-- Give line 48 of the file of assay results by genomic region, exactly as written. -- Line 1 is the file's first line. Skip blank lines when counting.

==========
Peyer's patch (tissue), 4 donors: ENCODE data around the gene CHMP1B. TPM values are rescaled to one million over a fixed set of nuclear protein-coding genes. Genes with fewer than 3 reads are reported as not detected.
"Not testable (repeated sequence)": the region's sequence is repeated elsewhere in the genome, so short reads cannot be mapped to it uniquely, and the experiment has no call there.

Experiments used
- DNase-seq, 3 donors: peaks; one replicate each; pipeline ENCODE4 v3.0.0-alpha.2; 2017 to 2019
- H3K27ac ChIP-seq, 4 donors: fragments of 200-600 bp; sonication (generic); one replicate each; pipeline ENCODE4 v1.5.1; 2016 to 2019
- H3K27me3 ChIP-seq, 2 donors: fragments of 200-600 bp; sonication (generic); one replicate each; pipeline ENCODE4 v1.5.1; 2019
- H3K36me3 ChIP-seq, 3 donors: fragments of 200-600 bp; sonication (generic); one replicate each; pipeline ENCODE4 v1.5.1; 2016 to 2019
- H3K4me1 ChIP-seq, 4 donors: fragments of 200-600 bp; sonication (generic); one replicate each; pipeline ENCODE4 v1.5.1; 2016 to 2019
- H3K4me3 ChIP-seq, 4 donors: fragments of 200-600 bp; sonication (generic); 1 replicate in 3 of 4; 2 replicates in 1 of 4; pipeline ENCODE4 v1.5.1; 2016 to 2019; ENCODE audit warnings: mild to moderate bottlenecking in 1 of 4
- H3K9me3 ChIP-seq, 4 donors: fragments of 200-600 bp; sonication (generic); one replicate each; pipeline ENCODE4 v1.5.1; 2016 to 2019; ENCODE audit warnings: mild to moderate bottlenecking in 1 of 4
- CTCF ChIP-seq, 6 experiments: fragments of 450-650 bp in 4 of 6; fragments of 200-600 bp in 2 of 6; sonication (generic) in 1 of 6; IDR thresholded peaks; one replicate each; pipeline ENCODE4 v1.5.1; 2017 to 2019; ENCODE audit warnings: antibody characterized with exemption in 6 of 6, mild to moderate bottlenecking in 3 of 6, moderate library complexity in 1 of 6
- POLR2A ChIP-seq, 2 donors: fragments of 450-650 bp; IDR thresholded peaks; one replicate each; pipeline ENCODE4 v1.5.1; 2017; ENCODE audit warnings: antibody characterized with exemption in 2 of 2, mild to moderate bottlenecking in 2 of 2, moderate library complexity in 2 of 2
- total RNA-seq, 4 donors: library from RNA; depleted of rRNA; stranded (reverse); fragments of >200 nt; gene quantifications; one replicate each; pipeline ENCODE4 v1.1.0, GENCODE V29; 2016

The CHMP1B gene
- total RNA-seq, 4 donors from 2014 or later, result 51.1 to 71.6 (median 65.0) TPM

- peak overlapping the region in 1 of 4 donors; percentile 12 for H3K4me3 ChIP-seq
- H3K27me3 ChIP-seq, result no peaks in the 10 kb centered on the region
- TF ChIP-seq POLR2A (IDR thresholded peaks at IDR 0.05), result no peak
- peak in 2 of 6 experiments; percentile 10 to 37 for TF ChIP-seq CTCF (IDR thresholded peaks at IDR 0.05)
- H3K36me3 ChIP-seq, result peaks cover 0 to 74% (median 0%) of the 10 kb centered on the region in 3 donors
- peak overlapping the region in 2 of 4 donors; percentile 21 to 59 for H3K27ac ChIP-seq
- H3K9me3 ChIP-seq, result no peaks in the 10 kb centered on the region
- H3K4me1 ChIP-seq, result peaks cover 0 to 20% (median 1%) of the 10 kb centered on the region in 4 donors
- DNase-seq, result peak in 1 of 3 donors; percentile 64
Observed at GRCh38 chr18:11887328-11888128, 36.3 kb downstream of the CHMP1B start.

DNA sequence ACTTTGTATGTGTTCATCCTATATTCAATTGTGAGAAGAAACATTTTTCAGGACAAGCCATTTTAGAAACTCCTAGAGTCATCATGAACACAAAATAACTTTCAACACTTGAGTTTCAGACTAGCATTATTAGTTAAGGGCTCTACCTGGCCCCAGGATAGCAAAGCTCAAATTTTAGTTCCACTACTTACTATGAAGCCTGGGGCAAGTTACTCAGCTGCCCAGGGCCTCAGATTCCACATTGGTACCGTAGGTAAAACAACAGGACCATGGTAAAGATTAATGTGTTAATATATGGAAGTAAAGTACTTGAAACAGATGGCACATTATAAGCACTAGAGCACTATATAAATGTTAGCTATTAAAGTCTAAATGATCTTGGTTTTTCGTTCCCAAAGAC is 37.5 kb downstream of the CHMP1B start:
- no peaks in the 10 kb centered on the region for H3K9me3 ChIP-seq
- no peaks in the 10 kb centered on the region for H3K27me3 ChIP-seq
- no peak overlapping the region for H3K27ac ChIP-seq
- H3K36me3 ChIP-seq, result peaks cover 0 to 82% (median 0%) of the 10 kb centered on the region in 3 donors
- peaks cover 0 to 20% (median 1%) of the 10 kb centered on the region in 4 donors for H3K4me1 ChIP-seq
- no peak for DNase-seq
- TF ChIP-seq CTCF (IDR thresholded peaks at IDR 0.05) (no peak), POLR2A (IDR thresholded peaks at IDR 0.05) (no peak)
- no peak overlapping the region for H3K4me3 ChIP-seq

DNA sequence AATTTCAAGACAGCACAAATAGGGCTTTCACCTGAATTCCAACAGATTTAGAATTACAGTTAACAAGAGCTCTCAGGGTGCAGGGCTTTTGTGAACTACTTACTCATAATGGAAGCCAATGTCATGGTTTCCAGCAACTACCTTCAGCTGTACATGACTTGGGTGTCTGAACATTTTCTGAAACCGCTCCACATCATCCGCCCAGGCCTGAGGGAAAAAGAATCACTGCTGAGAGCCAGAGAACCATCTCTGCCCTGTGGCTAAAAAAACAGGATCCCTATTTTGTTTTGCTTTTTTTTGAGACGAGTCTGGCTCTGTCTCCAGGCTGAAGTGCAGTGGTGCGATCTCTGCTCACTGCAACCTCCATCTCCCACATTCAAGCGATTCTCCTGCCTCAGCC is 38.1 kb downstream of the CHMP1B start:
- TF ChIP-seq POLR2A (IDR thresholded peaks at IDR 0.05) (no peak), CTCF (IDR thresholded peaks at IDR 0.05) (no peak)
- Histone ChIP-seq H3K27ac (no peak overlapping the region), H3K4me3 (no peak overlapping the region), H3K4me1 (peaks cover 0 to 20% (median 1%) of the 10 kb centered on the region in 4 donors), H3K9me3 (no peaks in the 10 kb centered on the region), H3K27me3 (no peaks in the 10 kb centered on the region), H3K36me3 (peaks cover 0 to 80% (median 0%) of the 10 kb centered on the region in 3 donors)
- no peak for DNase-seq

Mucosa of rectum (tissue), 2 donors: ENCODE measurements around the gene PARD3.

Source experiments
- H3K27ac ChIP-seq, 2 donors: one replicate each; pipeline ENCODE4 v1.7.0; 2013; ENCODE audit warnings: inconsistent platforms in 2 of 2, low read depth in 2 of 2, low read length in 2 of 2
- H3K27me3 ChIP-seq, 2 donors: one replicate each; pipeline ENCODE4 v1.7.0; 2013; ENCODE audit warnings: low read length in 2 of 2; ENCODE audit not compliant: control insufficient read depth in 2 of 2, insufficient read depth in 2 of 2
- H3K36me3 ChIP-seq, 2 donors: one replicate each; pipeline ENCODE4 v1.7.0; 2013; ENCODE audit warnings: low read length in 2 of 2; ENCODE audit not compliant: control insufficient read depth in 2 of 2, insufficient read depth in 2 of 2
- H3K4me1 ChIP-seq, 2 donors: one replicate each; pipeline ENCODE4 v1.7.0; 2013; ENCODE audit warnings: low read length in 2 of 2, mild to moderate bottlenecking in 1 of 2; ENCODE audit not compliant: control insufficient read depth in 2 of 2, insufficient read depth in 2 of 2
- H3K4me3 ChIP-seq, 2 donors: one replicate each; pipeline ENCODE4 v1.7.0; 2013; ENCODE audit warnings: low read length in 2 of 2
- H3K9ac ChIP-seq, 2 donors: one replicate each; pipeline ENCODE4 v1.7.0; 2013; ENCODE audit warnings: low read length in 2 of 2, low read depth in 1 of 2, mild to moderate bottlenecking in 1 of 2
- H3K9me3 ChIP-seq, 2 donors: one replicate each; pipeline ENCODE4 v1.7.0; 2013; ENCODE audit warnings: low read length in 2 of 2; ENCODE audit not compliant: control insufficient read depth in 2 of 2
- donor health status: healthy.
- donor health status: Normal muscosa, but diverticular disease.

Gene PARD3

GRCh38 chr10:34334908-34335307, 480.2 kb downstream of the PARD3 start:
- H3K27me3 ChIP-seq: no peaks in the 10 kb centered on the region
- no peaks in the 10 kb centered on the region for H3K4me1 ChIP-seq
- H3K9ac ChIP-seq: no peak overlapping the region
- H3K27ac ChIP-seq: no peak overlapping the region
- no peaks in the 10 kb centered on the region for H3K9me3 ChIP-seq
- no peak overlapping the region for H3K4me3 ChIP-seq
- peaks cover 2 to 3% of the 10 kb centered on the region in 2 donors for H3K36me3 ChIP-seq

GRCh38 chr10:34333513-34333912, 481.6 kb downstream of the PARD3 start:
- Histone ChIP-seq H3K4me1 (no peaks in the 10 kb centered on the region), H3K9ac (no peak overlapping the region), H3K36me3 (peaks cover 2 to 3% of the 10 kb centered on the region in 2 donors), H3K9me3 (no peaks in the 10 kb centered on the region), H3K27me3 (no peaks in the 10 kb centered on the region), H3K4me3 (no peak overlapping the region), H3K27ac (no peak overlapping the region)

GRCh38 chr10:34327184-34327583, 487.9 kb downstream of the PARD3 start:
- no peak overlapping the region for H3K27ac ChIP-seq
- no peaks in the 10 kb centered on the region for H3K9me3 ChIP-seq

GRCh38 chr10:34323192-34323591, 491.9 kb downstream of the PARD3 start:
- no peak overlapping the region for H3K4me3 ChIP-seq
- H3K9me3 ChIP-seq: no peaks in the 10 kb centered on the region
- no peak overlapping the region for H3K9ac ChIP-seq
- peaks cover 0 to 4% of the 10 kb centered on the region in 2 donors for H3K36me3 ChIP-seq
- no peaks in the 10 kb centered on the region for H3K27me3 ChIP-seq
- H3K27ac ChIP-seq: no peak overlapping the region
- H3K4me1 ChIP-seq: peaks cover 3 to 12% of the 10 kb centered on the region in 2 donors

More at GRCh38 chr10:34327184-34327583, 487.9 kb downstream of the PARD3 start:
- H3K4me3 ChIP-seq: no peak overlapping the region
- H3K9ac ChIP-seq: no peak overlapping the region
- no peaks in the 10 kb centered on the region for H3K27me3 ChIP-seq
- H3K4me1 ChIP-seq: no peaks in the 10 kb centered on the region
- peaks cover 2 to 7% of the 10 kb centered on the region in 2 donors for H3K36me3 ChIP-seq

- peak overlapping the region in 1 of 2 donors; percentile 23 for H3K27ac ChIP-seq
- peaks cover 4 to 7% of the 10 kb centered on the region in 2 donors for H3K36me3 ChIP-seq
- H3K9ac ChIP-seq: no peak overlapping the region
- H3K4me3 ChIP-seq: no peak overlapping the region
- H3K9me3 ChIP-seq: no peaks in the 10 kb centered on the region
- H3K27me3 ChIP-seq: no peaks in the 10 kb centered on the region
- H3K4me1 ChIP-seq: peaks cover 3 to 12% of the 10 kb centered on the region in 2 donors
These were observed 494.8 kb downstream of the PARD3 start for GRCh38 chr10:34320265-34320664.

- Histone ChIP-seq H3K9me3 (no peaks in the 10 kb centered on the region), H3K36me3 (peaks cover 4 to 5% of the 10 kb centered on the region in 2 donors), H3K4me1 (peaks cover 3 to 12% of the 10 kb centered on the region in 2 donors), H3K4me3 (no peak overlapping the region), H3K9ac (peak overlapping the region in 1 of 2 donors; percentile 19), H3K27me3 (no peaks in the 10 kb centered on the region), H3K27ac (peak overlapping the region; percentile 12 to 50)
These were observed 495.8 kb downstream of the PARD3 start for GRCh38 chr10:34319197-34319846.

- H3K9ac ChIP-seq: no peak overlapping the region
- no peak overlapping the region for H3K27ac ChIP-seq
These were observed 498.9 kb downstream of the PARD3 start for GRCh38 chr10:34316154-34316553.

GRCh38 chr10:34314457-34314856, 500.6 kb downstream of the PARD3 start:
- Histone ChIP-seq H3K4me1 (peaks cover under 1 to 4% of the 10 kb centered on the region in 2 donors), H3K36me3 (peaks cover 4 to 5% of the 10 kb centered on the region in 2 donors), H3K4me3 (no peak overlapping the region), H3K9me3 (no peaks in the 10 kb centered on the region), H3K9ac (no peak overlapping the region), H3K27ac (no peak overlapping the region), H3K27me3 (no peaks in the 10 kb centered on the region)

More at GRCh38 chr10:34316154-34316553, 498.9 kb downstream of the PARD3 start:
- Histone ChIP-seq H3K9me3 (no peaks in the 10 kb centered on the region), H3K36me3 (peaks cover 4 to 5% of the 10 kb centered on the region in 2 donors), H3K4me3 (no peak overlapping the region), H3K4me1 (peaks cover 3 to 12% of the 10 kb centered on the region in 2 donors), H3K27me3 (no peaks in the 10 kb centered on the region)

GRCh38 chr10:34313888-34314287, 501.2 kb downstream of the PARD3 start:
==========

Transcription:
- donor health status: healthy.